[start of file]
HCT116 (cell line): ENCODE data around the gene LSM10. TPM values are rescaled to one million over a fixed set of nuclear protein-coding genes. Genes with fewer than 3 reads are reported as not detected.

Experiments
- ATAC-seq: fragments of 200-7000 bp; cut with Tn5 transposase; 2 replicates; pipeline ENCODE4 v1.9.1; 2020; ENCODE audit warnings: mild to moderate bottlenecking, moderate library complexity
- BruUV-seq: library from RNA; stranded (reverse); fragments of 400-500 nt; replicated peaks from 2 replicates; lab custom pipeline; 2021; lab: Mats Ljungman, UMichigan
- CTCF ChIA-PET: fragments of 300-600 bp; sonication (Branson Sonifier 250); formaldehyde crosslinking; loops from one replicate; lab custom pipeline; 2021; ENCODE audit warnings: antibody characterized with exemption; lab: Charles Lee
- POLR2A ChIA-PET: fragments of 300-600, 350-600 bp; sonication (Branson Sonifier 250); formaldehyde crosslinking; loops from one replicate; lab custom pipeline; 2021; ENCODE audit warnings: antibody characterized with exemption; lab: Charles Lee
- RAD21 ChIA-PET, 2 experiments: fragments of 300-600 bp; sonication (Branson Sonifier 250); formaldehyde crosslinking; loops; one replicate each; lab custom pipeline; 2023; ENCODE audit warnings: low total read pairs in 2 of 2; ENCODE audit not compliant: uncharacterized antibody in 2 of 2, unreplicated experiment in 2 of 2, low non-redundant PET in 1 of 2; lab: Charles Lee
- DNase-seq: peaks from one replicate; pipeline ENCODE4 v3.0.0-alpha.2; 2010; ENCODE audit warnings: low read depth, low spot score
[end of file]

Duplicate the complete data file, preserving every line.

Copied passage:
HCT116 (cell line): ENCODE data around the gene LSM10. TPM values are rescaled to one million over a fixed set of nuclear protein-coding genes. Genes with fewer than 3 reads are reported as not detected.

Experiments
- ATAC-seq: fragments of 200-7000 bp; cut with Tn5 transposase; 2 replicates; pipeline ENCODE4 v1.9.1; 2020; ENCODE audit warnings: mild to moderate bottlenecking, moderate library complexity
- BruUV-seq: library from RNA; stranded (reverse); fragments of 400-500 nt; replicated peaks from 2 replicates; lab custom pipeline; 2021; lab: Mats Ljungman, UMichigan
- CTCF ChIA-PET: fragments of 300-600 bp; sonication (Branson Sonifier 250); formaldehyde crosslinking; loops from one replicate; lab custom pipeline; 2021; ENCODE audit warnings: antibody characterized with exemption; lab: Charles Lee
- POLR2A ChIA-PET: fragments of 300-600, 350-600 bp; sonication (Branson Sonifier 250); formaldehyde crosslinking; loops from one replicate; lab custom pipeline; 2021; ENCODE audit warnings: antibody characterized with exemption; lab: Charles Lee
- RAD21 ChIA-PET, 2 experiments: fragments of 300-600 bp; sonication (Branson Sonifier 250); formaldehyde crosslinking; loops; one replicate each; lab custom pipeline; 2023; ENCODE audit warnings: low total read pairs in 2 of 2; ENCODE audit not compliant: uncharacterized antibody in 2 of 2, unreplicated experiment in 2 of 2, low non-redundant PET in 1 of 2; lab: Charles Lee
- DNase-seq: peaks from one replicate; pipeline ENCODE4 v3.0.0-alpha.2; 2010; ENCODE audit warnings: low read depth, low spot score